This is a *very* good interview defining the term "emotional labor", with Prof. Hochschild, who introduced the term. It speaks to my feeling that the term is applied to scenarios it's not suited best for:

"It seems like this is mostly becoming a popular term in feminist conversations. But if we talk about all the unpaid labor women do in the home as “emotional labor,” we’re insinuating that any kind of labor that falls most often to a woman is “emotional.”"

@rixx one more item on my ultra long "to read" list, but this sounds so interesting, thank you!

@rixx I always thought that emotional labor was what in german is called "beziehungsarbeit". to put in work that keeps relationships healthy, keeps a good communication going, so that everyone can feel safe/okay in that interpersonal relationship. (be it at work or at home.)

now I'm curious what the sociologist says about it!

@rixx hm. interesting! "referred to the work of managing one’s own emotions that was required by certain professions. Flight attendants, who are expected to smile and be friendly even in stressful situations, are the canonical example."

really interesting. and that definition holds a lot of potential for feminist analysis, too.
I'm not a friend of watering down a term until it's rendered meaningless...

@distel Yeah, me neither, so I found her take of "chores are not emotional labor, chores are straight up labor" very helpful. Because it makes talking about *potential* emotional labor involved much clearer and better – it doesn't refer to chores in themselves, but to broken structures that lack support (often for reasons pertinent to feminism, of course).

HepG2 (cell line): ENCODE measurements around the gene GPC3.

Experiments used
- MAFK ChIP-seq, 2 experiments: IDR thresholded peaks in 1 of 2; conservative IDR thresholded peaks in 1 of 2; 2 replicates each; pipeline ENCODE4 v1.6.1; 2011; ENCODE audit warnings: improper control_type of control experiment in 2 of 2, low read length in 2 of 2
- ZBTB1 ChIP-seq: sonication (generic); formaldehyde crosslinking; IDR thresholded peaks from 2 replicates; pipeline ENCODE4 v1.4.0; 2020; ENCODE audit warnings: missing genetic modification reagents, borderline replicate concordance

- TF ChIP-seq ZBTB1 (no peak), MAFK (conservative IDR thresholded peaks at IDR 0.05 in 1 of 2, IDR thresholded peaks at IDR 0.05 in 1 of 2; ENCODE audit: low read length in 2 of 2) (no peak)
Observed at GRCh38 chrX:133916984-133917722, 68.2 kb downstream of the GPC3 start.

@distel @rixx the work in maintaining relationships is called emotional work if it's not in a context where you are paid. emotional labor refers to paid labor where in addition to the job requirements, you have to act happy no matter how you are actually feeling (restaurant server, flight attendant, etc).

@metapianycist @rixx that's what was in the article, I have read it in the meantime. but thanks for the term for the unpaid thingy, that was not in the article!

@rixx That makes me think that the groups of people who need to do the most emotional labour are people with anxiety or other mental health problems they have to mask, as well as any minority just because they are more likely to have to "brace themselves" against the emotional effects of being treated unfairy.

@Anke Sounds plausible, I guess? But it's not an automatic thing – I know people who fit those groups who still don't see household chores as emotionally draining, and it's important to acknoledge this (for reasons the interview went into much better than I could).

@rixx I did not mean household chores, but what's mentioned as emotional labour in the interview: masking your real feelings and outwardly showing different feelings. Hochschild keeps saying that if something causes you anxiety that you need to manage, that makes it emotional labour.

@rixx @Anke I think there's still a gender imbalance in having to manage your own emotions as part of a job/task.

for example, women are deemed more "emotional" and if they control and manage their emotions a lot, which they do just as anybody else, they are still seen as "emotional" and so that emo-management is not acknowledged, really.

also marginalized people have to manage their emotions more in normative settings, thats why you feel you can't "just be yourself" in those settings.

@distel @Anke Definitely, there's no question of that (I misunderstood Anke at first). For me it was just helpful to hear some explanation for my feeling that "chores are emotional labor, and men don't do emotional labor, but they should" is a sentiment that's pretty common lately and always struck me as somewhat wrong (and yet, somewhat right).

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